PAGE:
Public Art Organization Creative Time Is Getting Its First Permanent Event Space, Where Artists Are Invited to ‘Convene and Exchange’
Open to artists and activists, Creative Time HQ was conceived as a resource for community-level organizing efforts.
For the first time in its 49-year history, Creative Time is getting a permanent event space.
Creative Time HQ (CTHQ) is the name of the public art organization’s new extension, located a floor above its longtime office in the Lower East Side. The spot, secured in part through a recent gift from the Mellon Foundation, was previously earmarked for additional employee workspace, but recent conversations changed that.
“Something that has come up time and time again, especially since the pandemic, is the need for space to gather. Our community of artists, activists, and creatives are really looking for sites where they can convene and exchange,” said Justine Ludwig, Creative Time’s executive director. “It became clear that this is a real need for the field more broadly, and we had access to it.”
From Rashid Johnson’s 2021 Red Stage at Astor Place to Charles Gaines’s 110-foot-long Moving Chains sculpture installed on Governors Island last year, Creative Time’s signature projects tend to be big and costly. They require months of production, are installed in prominent public locations, and count audience figures by the thousands.
By contrast, the vibe at CTHQ will be a bit cozier. Designed by the architecture studio FOOD New York, the site has a living-room feel and an open-door spirit. It was conceived specifically as a resource for creatives, activists, and non-profits involved in local-level political action. Nighttime performances and other events will highlight the HQ schedule, but much of the time the location will play host to the unglamorous but critical work of organizing: staff meetings, brainstorming sessions, community dialogues.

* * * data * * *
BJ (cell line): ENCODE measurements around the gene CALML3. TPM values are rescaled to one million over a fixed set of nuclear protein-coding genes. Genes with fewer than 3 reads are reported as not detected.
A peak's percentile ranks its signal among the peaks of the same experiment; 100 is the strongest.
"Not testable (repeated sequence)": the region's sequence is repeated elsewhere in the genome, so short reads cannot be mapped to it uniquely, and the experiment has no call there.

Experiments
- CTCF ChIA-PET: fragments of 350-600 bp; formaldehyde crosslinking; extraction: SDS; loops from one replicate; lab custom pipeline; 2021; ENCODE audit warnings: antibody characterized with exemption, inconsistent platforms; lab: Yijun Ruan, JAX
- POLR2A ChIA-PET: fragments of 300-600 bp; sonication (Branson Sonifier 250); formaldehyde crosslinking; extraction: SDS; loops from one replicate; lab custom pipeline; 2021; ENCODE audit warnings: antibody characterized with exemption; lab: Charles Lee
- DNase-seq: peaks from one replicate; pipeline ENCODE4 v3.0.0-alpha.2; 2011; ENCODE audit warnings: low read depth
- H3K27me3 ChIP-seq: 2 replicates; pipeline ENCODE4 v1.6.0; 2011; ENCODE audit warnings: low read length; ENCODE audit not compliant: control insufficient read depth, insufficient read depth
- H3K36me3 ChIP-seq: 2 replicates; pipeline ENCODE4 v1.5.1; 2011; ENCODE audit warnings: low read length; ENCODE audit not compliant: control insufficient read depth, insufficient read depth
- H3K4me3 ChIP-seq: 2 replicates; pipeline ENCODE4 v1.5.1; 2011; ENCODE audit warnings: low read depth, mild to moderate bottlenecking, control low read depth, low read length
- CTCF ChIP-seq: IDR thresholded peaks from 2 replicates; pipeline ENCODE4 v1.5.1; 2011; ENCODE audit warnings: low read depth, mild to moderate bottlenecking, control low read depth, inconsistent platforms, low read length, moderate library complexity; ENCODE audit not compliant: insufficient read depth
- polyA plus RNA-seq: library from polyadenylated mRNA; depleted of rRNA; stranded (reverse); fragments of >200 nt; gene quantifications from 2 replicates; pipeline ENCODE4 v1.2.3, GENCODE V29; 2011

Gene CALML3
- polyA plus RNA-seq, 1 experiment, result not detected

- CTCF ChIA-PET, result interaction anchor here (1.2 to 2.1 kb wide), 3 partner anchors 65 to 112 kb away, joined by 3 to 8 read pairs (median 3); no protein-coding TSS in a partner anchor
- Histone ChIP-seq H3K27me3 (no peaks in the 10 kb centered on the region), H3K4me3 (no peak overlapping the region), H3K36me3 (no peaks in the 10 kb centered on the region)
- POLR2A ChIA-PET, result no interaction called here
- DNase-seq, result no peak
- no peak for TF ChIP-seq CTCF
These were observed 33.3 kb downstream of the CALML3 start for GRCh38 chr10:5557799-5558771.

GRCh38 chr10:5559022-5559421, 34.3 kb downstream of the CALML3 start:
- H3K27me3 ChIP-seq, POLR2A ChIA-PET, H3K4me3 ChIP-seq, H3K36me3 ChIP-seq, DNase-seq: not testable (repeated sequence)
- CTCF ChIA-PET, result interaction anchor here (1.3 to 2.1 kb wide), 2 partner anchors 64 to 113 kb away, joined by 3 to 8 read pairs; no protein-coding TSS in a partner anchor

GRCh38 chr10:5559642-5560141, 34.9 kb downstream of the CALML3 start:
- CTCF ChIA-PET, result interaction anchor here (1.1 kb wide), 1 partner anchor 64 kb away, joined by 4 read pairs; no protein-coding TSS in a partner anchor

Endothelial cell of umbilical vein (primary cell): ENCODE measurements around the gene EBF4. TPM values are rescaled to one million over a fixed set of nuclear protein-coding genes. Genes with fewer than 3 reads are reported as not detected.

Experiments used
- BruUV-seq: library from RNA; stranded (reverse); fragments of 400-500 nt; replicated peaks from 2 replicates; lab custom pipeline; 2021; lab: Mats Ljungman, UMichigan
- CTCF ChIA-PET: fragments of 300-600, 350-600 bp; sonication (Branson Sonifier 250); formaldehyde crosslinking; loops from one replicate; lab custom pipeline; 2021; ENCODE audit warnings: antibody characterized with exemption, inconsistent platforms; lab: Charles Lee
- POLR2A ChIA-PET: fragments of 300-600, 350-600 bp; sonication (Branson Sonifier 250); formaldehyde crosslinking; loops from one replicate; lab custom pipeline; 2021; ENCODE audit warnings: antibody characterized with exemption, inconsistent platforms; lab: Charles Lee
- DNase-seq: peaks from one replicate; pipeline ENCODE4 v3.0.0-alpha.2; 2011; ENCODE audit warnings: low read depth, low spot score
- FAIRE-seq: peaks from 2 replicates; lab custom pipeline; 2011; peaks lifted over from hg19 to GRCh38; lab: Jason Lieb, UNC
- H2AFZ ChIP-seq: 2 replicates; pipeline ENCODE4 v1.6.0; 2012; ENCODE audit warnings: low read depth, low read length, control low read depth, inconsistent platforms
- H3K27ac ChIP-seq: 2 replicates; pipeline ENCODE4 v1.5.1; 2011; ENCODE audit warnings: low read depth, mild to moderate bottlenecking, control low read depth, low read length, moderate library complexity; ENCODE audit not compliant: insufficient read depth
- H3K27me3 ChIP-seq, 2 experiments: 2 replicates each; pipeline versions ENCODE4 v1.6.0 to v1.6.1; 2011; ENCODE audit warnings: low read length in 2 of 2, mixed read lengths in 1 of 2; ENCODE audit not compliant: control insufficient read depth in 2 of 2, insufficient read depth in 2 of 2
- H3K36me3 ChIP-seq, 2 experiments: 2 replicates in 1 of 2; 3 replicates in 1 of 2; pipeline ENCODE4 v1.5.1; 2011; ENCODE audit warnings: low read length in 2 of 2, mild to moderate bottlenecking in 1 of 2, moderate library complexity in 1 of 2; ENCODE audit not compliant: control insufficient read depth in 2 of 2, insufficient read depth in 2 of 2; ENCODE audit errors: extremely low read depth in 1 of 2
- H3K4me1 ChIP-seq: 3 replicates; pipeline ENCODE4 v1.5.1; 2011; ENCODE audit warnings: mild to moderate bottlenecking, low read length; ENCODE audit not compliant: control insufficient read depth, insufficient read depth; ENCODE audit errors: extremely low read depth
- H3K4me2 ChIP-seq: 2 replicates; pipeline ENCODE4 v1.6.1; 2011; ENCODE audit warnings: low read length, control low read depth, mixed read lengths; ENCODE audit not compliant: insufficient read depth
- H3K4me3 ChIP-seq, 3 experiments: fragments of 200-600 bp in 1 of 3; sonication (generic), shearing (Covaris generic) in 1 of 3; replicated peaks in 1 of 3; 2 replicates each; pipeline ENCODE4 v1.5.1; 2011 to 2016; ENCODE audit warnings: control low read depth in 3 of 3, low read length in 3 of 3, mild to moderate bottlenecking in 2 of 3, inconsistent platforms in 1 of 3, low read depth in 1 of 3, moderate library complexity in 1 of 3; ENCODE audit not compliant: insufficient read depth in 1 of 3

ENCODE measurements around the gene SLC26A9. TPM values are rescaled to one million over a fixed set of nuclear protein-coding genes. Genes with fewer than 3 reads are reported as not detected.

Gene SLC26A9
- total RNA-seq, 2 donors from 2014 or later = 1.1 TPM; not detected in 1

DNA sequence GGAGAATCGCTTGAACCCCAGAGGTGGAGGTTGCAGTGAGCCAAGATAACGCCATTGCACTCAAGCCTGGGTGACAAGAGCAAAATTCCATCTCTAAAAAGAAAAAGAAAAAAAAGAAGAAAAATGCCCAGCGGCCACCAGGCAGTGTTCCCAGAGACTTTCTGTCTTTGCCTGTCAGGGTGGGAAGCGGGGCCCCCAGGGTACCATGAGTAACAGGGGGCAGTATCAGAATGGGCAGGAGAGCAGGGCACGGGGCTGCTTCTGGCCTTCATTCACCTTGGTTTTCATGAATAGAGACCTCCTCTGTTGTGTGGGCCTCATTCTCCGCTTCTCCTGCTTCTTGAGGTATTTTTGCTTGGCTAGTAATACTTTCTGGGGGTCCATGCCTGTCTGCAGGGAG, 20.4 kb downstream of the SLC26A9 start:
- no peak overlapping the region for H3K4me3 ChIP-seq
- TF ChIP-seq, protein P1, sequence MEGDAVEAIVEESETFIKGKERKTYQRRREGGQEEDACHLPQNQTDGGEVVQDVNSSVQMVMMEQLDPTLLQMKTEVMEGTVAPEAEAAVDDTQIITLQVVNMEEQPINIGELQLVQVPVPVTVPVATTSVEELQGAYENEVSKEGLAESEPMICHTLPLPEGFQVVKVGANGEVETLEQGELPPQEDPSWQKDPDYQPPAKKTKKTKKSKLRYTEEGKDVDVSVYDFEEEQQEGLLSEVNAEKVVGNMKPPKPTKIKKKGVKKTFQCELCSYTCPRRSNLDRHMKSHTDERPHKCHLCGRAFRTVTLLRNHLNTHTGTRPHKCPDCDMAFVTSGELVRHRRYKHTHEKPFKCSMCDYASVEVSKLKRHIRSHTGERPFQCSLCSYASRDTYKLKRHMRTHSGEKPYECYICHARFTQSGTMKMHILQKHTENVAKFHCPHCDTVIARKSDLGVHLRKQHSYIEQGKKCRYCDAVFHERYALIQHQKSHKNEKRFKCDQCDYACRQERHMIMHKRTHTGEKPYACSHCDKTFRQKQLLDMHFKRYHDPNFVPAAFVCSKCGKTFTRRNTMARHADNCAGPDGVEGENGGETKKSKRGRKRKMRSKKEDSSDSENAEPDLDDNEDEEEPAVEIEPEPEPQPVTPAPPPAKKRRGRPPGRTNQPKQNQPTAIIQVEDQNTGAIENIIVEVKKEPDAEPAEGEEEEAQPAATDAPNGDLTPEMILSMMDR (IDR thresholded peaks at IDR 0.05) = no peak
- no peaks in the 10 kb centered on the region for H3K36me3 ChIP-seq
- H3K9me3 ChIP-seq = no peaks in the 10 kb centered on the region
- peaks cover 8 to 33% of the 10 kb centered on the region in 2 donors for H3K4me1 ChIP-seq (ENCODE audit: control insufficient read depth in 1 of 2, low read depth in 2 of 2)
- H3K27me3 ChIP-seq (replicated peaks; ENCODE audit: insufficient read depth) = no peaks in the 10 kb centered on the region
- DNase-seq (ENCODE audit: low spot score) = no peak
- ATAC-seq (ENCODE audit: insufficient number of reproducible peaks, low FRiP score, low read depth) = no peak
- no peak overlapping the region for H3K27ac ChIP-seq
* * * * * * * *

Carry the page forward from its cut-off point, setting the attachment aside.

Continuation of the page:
“This allows us to consider the multiple ways that space can be an integral resource, in real-time, to sustaining work at the intersection of art and politics,” added Anna Harsanyi, an assistant curator who will oversee the location.
Programming at CTHQ will kick off this weekend with a 10-week series of activations by Art.coop, a collective dedicated to bettering the working lives of artists. The first event, set for Saturday, September 30, will feature a screening of Rabble Rousers, a 2022 documentary about the activist Frances Goldin and her decades-long fight to protect the residents of Manhattan’s Cooper Square from developers and waves of gentrification.
The downtown organizing efforts like those of Goldin and others were a huge source of inspiration for CTHQ, Ludwig said. She also made it clear that having a permanent space doesn’t mean the organization will look to move its outside work indoors.
The idea, the director went on, is “more about creating these moments of engagement and community that are sometimes closed off.”
“It’s not a [matter] of things that were in public space becoming private, but things that were private becoming public.”
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